I Should Love to Be Loved, By Endre Ady
From a French Translation of Endre Ady's Hungarian lyric in Les Cinq Continents, ed. Goll. Translators: Sandor Eckhardt and Zoltan Baranyi. This is a poem exemplifying Aesthetic Realism.
|I am neither infant nor happy grandfather
Nor parent, nor lover
Of anyone, of anyone.
I am, as every man is, Majesty,
The North Pole, the Secret, the Stranger,
The will-o'-the-wisp in the distance, the will-o'-the-wisp in the distance.
But alas! I cannot remain this way.
This is why I sing and I torment myself.
|From THE POEMS LOOKED AT: or, NOTES|
|I Should Love to Be Loved, By Endre Ady. 1968. Man wants to be alone and also loved; he wants to be alone and also love. It is easy in Hungary or anywhere to feel that one is not cared for, not in the life of another or others at all. The Hungarian poet, Endre Ady, once thought this in Central Europe, and instead of just having a thought, stated the thought rhythmically; in apparently choice, melodious Hungarian. (Some melody goes from one language to another.) How does this poem exemplify Aesthetic Realism? It is because Aesthetic Realism says that essentially different attitudes of self are in an aesthetic relation: that the desire for complete individuality is the same as the desire to love fully and accurately what is not oneself; for through another life, individuality is wholly what it is. Therefore, when Ady is stating the two possibilities and wishes of self, he is doing what is necessary if one is to see later that one can be just what one is and "of someone" on the same Tuesday. Aesthetic Realism says that the outside world exists to sharpen, complete, affirm individuality not to dilute it. Self and World, Aesthetic Realism believes, are two opposites like Color and Outline, Oneness and Manyness, Nearness and Remoteness which have been one in art; can be one in ourselves tomorrow. |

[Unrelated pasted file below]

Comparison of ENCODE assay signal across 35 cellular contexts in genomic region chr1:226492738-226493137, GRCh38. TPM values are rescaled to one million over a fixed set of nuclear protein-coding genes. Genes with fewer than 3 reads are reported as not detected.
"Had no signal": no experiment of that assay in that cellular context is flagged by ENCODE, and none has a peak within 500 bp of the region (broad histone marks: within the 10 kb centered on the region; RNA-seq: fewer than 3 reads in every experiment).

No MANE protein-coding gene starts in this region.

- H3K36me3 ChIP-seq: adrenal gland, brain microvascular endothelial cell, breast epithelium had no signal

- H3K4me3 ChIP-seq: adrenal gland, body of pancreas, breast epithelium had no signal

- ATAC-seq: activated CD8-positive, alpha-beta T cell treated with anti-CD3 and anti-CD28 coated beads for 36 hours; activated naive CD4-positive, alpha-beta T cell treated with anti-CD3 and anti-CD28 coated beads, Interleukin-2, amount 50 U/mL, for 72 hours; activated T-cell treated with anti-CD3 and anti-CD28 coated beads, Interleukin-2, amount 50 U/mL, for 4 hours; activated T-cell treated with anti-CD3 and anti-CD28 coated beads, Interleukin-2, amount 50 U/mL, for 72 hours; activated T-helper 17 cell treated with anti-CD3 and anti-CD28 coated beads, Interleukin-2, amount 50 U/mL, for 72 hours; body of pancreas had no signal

From Hail, American Development (Definition Press)
© 1968 by Eli Siegel